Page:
Many video producers want to get a great low light scene captured for their project. And while it may seem like you can just walk into a dimly lit room and start shooting, lighting a scene to look good when you shoot it with your camera takes a few tricks up your sleeve.
Location, Location, Location
Sometimes, the biggest issue you'll face when attempting to create a low-light scene is the existing light overpowering the lighting you're trying to set up. Choosing the right location is crucial to give you the maximum amount of control over your lighting setup. So look for a room with no windows, or shoot at night to avoid this issue. Having a blank canvas to work with makes it a lot easier.
Having the right tools at hand can help you control the intensity of your lights. Ideally, you'll have multiple lights with a range of wattages to choose from. But if you're options are limited, neutral density gels can help cut the intensity of light without altering the hard or soft quality of the light. Another option is to use dimmers on your lights. The downside to dimming is a potential shift in color temperature.
Once you've got the intensity down, you'll want some diffusion around to help control the hard or soft quality of the light. Umbrellas and diffusion gels can help you dial in the exact look you need. Also, don't forget to use colored gels to give the right mood. Whether it's a cool blue or a warm amber, a little color can make a big difference.
Another key element is to control the spill of the lights you're using. You can achieve this by using the barn doors on professional lights. It's also essential to have some blackwrap on hand to really sculp your light, and focus it where you need it. You can also use black fabric and a black foam core board to help control any reflected light from surfaces that aren't shown in your scene. Whether it's a white wall or ceiling, covering it in black will help absorb that extra light for you.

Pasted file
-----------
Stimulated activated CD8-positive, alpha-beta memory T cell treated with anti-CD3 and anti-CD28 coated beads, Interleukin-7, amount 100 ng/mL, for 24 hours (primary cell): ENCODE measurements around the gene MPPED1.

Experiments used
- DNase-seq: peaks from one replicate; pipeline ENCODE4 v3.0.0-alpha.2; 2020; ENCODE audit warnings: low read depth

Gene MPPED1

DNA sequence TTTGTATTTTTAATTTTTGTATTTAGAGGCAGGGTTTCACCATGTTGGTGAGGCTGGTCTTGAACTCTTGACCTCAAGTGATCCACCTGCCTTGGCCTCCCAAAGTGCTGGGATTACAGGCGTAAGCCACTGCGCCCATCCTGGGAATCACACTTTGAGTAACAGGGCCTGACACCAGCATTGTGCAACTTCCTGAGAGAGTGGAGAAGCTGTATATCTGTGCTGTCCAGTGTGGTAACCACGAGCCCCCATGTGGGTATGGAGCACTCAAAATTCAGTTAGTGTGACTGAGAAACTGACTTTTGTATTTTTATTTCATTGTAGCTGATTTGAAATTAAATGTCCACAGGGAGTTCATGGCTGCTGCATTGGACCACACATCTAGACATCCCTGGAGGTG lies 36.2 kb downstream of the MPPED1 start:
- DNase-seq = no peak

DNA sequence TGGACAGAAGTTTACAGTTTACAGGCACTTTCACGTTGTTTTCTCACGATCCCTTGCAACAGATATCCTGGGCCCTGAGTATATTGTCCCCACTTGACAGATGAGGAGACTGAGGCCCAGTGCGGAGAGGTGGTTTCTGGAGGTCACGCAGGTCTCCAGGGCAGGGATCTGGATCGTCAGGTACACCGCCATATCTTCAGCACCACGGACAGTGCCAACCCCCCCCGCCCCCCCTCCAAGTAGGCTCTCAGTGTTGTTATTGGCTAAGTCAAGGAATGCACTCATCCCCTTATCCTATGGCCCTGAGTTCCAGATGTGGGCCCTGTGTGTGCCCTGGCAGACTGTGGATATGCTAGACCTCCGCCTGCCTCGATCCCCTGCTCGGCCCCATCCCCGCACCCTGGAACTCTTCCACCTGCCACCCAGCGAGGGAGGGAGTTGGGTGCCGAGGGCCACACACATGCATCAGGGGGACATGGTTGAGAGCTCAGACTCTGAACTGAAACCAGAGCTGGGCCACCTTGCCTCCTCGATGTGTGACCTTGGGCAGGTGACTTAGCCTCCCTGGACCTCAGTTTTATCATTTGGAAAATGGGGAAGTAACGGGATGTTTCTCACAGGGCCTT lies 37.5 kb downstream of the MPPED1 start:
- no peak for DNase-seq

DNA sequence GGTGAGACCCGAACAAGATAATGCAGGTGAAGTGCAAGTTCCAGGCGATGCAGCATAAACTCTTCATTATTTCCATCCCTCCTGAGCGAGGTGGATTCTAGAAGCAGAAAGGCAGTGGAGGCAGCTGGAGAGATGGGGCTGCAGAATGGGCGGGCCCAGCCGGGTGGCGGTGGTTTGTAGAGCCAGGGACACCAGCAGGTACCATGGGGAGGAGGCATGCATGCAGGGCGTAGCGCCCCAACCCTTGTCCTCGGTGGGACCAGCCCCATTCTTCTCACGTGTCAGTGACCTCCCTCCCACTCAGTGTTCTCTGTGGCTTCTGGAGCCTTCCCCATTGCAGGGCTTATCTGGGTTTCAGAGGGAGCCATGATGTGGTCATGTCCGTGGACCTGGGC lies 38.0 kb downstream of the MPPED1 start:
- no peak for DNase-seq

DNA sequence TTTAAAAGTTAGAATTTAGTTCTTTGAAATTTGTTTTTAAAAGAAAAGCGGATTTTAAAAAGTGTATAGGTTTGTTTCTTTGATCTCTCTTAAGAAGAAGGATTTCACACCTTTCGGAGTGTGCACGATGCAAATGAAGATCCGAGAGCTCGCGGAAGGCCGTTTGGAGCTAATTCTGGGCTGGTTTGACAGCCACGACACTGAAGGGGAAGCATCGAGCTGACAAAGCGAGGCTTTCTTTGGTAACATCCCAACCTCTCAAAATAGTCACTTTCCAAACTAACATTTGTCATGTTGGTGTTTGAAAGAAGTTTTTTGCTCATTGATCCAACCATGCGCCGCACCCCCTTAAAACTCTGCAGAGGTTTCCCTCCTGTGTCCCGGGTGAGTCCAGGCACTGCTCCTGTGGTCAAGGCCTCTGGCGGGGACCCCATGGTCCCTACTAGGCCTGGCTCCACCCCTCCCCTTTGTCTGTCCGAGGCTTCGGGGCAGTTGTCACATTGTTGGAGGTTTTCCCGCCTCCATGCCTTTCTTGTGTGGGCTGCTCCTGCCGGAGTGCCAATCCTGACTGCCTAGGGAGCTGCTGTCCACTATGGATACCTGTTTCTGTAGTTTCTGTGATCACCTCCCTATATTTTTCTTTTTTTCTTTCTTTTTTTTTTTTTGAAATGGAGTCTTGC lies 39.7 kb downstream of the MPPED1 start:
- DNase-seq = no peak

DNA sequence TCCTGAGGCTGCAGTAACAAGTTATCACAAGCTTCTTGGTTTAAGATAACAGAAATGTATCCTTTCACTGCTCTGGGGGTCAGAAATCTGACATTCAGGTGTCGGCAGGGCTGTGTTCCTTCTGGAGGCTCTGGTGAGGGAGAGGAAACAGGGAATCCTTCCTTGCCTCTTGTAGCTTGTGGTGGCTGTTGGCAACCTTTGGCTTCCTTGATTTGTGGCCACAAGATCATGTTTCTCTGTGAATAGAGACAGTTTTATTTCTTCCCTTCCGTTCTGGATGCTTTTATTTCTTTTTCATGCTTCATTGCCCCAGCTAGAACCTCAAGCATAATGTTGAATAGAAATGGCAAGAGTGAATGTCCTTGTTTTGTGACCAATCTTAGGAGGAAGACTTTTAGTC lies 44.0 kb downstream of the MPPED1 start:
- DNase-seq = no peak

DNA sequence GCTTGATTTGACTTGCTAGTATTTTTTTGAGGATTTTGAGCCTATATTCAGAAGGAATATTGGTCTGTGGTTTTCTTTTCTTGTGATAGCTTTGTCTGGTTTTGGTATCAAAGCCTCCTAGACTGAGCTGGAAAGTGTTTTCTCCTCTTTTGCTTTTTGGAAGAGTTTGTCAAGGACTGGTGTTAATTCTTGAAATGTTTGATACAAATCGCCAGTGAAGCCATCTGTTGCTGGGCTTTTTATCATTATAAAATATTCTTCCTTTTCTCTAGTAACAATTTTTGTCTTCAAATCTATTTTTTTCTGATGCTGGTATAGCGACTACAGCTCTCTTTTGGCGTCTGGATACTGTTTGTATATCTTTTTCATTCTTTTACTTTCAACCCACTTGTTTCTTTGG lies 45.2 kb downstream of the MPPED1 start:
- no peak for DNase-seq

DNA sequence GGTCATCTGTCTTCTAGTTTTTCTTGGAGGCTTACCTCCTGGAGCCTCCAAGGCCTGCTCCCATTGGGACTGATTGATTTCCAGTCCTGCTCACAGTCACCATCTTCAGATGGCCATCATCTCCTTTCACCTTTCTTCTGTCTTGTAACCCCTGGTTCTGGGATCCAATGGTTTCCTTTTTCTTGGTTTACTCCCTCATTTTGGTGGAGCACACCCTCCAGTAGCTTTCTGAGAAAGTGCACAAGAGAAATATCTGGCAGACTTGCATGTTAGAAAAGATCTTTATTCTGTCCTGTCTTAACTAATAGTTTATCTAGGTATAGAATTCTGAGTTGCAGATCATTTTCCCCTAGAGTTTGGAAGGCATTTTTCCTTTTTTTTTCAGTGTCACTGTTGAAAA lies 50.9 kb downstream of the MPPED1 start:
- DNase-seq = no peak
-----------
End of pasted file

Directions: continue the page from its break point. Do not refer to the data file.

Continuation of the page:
Exposure may well be the best tool you have for controlling your light. Even a well lit scene can appear dim if you've got the right exposure. It's important to remember to light for the camera you're shooting with, and to have the right amount to get the proper depth of field for your scene. Keep in mind that low lighting doesn't mean no lighting. Any areas that you want detail in will have to have enough light on them for your camera's sensor to pick it up.
Achieving a great low light scene is more difficult than it seems, so choose your location wisely and use the tools you have to control your light intensity, quality, and spill. These tips, along with proper exposure can help that low light scene, really shine.
Greg Olson is Videomaker's multi-media producer.